By Вen Li
Don’t swipe that card.
Every time you save 2.5 per cent by using your "frequent shopper card," you lose a bit of yourself to the marketdroids whose raison d’être is to scavenge every bit of information they can about you.
Some might say that if the big chain bookstore knew about every book you’ve purchased, they would be more able to serve your needs with targeted junk mail or references to other businesses. However, letting the bank, AirMiles and the credit card company know you have an interest in intravenous drug use and enjoy reading depression books "for fun" would probably not be a good thing. How might your rates be adjusted if your insurance company discovered through a "membership" card that you spent hundreds of dollars on books about hereditary cancer?
Although regulations aim to protect us from abuses of some personal information, such as medical and legal records, we as consumers must be vigilant about what information we hand out through our purchases. For example, records of your purchases of "Alcoholics Anonymous for Dummies" and "The Avengers’ Handbook" could spread over the Internet to anyone, which could be a problem if you do not have a like-minded government or employer.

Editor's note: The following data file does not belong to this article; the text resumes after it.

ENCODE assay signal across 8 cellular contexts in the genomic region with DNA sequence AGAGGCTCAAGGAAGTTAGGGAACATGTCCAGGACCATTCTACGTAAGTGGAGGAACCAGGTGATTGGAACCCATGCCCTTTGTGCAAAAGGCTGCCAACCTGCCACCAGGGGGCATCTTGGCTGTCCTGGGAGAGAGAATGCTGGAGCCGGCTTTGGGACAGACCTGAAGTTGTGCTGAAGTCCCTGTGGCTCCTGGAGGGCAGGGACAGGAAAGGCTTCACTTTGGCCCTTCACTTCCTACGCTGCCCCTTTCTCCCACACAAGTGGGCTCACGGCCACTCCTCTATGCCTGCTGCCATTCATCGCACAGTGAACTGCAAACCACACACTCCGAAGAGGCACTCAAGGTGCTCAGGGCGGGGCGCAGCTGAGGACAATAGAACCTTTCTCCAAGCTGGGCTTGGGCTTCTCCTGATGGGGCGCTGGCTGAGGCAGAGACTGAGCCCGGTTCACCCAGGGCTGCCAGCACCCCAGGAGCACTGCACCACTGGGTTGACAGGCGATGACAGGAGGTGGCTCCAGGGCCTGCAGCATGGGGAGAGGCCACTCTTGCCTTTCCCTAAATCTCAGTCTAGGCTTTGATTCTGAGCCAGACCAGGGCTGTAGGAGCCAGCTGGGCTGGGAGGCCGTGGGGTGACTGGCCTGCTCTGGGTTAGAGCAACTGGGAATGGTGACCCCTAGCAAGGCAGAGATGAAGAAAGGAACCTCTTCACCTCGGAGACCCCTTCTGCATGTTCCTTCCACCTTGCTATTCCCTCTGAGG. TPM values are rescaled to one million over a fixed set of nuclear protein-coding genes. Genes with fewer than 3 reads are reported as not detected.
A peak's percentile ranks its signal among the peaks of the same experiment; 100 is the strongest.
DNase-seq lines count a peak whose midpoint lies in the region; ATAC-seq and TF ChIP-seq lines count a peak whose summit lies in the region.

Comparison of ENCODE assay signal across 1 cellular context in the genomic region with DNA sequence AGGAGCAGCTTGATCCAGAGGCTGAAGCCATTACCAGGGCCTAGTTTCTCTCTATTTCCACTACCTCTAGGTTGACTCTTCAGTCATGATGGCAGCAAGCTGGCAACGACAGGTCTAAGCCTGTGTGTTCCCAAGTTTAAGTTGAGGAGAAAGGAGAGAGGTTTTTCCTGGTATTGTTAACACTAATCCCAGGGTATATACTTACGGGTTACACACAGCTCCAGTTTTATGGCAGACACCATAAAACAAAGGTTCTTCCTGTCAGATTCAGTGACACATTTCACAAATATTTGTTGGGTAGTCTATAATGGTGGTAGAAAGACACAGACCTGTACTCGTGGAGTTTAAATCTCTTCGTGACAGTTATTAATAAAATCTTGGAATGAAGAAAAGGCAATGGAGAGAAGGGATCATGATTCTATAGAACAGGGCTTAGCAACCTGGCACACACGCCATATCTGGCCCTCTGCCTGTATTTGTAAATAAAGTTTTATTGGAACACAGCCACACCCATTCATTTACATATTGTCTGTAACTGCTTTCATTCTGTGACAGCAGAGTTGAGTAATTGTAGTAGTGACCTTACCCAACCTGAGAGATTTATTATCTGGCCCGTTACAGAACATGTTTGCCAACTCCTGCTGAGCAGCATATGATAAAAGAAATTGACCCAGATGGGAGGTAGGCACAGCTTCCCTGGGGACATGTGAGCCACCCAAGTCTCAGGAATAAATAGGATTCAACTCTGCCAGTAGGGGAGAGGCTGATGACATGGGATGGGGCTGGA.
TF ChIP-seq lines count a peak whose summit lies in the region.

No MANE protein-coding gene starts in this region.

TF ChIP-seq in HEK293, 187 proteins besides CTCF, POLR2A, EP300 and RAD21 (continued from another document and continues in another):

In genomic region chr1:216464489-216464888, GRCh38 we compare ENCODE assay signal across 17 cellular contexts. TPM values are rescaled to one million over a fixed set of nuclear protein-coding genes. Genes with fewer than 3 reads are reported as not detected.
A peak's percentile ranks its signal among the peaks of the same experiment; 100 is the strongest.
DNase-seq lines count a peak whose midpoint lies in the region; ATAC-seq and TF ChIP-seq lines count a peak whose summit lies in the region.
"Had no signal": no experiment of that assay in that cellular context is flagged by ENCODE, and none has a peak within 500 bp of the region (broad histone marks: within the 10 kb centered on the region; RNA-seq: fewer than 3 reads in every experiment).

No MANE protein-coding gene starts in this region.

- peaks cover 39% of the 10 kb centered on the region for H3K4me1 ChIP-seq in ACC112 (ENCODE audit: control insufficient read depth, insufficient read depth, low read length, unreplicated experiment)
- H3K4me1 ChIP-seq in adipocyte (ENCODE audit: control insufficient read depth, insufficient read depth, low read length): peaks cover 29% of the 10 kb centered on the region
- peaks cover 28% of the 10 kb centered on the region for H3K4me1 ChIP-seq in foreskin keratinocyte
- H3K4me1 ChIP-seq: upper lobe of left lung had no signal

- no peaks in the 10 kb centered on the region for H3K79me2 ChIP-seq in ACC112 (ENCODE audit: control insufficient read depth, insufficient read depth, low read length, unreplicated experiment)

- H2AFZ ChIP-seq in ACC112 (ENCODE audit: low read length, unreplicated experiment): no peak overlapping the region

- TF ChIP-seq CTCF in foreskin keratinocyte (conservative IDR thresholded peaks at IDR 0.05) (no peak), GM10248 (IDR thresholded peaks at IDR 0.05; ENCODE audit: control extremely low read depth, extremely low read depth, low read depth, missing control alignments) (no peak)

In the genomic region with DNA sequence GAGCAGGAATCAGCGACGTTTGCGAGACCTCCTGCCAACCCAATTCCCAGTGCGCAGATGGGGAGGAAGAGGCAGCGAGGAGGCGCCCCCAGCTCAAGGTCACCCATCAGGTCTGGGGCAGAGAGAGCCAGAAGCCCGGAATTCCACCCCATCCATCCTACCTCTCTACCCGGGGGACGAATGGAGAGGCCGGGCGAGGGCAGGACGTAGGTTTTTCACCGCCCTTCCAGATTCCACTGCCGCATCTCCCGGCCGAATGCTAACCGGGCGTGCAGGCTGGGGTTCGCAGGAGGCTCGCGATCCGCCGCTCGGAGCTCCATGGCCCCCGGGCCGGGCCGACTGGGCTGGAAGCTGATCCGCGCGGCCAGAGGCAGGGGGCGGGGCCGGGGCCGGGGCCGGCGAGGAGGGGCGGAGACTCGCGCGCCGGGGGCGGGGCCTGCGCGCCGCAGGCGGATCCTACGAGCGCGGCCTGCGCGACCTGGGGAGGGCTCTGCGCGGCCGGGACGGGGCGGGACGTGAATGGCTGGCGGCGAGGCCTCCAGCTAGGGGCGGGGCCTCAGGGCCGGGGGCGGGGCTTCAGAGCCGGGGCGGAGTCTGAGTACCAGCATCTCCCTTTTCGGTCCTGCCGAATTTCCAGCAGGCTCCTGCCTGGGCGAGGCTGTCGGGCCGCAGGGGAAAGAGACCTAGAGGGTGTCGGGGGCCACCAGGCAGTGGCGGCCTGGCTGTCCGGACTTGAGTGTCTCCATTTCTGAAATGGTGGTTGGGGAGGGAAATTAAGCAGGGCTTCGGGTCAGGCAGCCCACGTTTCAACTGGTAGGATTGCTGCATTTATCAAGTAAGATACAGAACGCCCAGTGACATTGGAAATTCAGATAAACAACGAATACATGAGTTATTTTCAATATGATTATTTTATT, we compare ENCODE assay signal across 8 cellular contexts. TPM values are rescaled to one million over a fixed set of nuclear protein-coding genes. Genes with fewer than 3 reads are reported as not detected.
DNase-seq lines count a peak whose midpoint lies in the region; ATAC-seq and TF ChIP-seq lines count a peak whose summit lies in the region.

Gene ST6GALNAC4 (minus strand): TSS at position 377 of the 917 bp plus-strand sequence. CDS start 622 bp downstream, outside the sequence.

Amazon.com and Yahoo! openly admit to collecting and distributing personal information that can include credit card numbers and mothers’ maiden names. Many recent dot bombs including ToySmart.com tried to sell consumer databases to satisfy creditors without notifying their former customers.
To stop the spread of their information, some people purchase Viagra under assumed names and provide other incorrect non-essential information, often implicating other people. Others have resorted to avoiding all forms of plastic for their purchases. This strategy may work in the short term to prevent some types of data collection, but what we need is to educate ourselves and think about how our information is collected and used. Marketdroids get a lot more than their 2.5 per cent back in the form of consumer data and demographics every time you use your card.
Consider this: Does the repairman really need to know that you own three cars, enjoy the outdoors and spend $20 a week on potato chips? Then why did you state that on the warranty registration card?